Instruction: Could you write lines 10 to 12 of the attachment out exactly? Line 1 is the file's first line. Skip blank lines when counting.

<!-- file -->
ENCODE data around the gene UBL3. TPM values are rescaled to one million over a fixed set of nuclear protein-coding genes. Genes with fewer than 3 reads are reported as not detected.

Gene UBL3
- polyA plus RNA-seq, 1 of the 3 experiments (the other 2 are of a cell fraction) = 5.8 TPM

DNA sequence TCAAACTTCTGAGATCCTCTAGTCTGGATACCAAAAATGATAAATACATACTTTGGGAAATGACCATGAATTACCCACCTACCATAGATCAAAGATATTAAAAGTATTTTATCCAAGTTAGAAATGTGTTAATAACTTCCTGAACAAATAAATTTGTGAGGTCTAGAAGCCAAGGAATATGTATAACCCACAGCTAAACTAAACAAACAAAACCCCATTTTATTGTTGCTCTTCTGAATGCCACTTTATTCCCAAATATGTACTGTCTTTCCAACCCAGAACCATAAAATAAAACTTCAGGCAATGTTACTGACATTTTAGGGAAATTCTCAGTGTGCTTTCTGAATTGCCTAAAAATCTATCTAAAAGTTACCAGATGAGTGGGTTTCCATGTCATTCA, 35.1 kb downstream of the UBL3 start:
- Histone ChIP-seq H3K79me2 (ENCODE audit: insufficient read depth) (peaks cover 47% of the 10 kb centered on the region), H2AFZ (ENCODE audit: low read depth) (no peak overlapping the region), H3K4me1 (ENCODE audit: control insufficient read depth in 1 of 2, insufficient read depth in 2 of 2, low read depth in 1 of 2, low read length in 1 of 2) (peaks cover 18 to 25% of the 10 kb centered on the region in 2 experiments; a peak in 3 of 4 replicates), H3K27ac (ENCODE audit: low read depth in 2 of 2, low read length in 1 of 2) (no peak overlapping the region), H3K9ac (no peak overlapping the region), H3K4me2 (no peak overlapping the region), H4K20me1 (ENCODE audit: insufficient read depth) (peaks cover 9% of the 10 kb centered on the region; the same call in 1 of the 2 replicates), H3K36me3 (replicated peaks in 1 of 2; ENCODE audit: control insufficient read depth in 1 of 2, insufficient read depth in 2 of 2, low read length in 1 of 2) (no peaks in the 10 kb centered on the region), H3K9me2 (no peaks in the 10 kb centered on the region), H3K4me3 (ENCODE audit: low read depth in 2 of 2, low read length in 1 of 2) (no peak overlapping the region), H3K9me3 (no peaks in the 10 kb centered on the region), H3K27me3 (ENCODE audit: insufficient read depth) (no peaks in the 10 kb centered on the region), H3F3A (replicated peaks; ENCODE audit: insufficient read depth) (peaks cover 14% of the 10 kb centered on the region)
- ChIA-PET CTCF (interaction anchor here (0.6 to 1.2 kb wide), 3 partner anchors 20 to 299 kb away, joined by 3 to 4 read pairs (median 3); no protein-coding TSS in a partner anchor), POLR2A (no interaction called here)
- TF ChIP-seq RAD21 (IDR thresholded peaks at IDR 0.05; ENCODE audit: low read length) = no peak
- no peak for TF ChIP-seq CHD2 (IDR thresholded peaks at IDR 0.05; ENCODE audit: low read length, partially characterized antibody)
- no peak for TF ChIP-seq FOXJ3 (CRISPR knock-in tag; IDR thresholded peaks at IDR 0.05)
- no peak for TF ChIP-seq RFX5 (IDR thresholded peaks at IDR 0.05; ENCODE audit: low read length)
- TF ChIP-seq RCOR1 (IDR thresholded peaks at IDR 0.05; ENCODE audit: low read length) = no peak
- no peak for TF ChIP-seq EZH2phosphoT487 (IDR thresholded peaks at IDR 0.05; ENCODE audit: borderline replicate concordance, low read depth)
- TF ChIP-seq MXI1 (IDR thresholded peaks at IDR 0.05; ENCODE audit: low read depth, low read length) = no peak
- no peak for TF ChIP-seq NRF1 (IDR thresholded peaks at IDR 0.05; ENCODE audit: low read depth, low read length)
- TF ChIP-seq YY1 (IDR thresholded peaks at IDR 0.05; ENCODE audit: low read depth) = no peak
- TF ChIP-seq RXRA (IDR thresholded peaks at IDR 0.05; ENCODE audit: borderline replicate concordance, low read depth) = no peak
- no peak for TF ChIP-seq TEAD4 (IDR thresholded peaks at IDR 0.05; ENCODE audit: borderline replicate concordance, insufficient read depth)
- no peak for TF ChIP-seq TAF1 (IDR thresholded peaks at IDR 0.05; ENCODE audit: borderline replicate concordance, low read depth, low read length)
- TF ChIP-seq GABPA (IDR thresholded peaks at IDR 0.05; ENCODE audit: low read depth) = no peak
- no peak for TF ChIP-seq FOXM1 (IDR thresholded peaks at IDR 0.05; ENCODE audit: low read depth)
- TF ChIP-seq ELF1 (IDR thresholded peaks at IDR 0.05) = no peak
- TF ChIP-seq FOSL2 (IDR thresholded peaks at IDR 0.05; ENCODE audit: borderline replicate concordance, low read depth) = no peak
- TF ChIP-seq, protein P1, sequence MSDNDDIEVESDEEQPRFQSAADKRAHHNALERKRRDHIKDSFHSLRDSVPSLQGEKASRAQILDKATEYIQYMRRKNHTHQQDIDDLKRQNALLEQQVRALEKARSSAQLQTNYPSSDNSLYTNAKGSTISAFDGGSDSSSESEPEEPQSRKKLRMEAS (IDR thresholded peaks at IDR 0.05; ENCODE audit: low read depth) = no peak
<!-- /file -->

- no peak for TF ChIP-seq RFX5 (IDR thresholded peaks at IDR 0.05; ENCODE audit: low read length)
- TF ChIP-seq RCOR1 (IDR thresholded peaks at IDR 0.05; ENCODE audit: low read length) = no peak
- no peak for TF ChIP-seq EZH2phosphoT487 (IDR thresholded peaks at IDR 0.05; ENCODE audit: borderline replicate concordance, low read depth)